The Word from Lansing: 2017: A Time to Reflect, a Time to Take Action
Posted January 20, 2017
With the flip of a calendar page a New Year has begun, and along with it, a new legislative session. This new term, which moves into high gear after the Governor’s State of the State speech, marks another opportunity for Catholic advocacy to promote the dignity of all Michiganders. While there is much work to do in the new session, let us first pause and reflect upon a few encouraging policies supported by Michigan Catholic Conference (MCC) that went into law the past two years.
A significant piece of legislation approved early last session recognizes the right for faith-based child placement agencies to serve Michigan’s vulnerable children in a manner consistent with their religious mission, as they always have. MCC and Catholic Charities agencies advocated strongly for the legislation, despite aggressive challenges from organizations hostile to faith-based agencies providing services in the public square to vulnerable persons. Michigan’s children deserve loving homes in foster care and in adoptive placements. Having a wide variety of quality providers serves children well, and faith-based agencies have long been a critical partner of the State of Michigan in providing first-rate care and services.
The 2015–2016 legislative session also saw victories for students. The state budget included, for the first time, a line-item to reimburse nonpublic schools for the cost of health, safety, and welfare mandates placed upon them by the State. This $2.5 million appropriation from the general fund recognizes that all kids across Michigan deserve to be educated in an environment that is both healthy and safe. Expanding shared time services to kindergarten and providing funding to help low-income individuals attend college both assist students in need and offer greater learning opportunities for both public and nonpublic schools.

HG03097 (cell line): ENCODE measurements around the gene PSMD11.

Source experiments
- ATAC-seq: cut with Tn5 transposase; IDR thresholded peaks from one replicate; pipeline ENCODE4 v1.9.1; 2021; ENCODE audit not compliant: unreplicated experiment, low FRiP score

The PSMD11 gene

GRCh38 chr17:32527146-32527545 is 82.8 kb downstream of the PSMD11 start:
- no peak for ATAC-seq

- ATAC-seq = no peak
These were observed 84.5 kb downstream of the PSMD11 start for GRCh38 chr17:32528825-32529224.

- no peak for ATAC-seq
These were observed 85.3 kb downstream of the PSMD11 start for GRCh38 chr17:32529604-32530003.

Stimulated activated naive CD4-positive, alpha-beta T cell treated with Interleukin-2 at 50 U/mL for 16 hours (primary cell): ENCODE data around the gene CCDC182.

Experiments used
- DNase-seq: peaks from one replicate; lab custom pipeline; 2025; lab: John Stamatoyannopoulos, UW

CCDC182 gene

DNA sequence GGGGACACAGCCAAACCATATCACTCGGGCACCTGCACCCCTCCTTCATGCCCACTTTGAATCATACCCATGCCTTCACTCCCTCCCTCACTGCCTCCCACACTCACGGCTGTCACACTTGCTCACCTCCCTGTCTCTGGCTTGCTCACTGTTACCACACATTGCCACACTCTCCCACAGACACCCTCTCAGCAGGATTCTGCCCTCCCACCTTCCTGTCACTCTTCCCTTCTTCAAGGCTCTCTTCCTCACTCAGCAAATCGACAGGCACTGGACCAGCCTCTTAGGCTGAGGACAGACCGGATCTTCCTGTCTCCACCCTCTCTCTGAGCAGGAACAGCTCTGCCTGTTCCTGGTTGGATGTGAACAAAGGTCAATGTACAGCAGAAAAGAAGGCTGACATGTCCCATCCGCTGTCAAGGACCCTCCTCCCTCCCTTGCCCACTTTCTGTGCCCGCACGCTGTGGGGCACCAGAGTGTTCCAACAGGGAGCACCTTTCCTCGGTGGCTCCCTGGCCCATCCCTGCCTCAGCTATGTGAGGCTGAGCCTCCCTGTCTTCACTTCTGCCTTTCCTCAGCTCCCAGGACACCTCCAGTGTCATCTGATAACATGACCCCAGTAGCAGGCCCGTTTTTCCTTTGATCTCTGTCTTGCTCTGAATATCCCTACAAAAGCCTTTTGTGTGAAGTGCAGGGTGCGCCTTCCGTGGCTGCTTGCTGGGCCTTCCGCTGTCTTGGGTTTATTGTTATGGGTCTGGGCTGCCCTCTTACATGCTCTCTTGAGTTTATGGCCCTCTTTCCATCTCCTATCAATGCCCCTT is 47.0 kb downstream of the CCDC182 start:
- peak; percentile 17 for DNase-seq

Additionally, the 98th Michigan Legislature approved measures that promote the dignity of the human person. To protect vulnerable women, legislation was passed to prohibit and penalize individuals who coerce a woman into having an abortion. Funding was also secured for a fourth year in a row to provide material assistance and counseling to pregnant women from conception through the first year of her child’s life. To further promote the well-being of vulnerable children, lawmakers expanded access to dental services in all of Michigan’s counties, increased monetary aid to low-income families for the purchase of school clothing, and included funding to reimburse all schools that test their drinking water for lead.
To make daily living expenses more affordable, lawmakers expanded Homestead Property Tax Credit qualifications for low-and middle-income individuals, provided additional state energy assistance, and increased food assistance by $79 per month per eligible family. And to restore the dignity of those who have been victimized, lawmakers passed bills that protect the privacy of domestic violence victims, expunge certain crimes from the record of human trafficking victims, and allow the wrongfully imprisoned and exonerated to receive compensation and access to services for re-entry into society.
It is important to note that, regrettably, legislation was also introduced to overturn Michigan’s constitutional ban on capital punishment and another bill sought to overturn the statutory ban on assisted suicide. While the latter did not receive consideration from lawmakers, MCC added its vocal opposition during a brief debate about reinstating the death penalty in Michigan. Thankfully the legislation was discarded without a committee hearing. Both policies, capital punishment and assisted suicide, inherently violate the dignity of the human person and seek to solve complex problems with oversimplified, harmful solutions. MCC will continue to advocate against these measures should they be reintroduced.
The legislative discussions and outcomes that took place in 2015–2016 demonstrate the need for citizen advocacy. The breadth of Catholic social teaching serves as a blueprint for good public policy. As lawmakers write legislation, hear testimony, and vote on bills, they are best served when constituents bring forth their thoughts about pending legislation. They are also well served when hearing from advocacy organizations speaking on behalf of the state’s most vulnerable citizens. Concerned individuals and those wishing to participate in the process are encouraged to make their voices heard and to promote the common good through the Catholic Advocacy Network. More about MCC’s grassroots email platform can be found at www.micatholic.org/can/.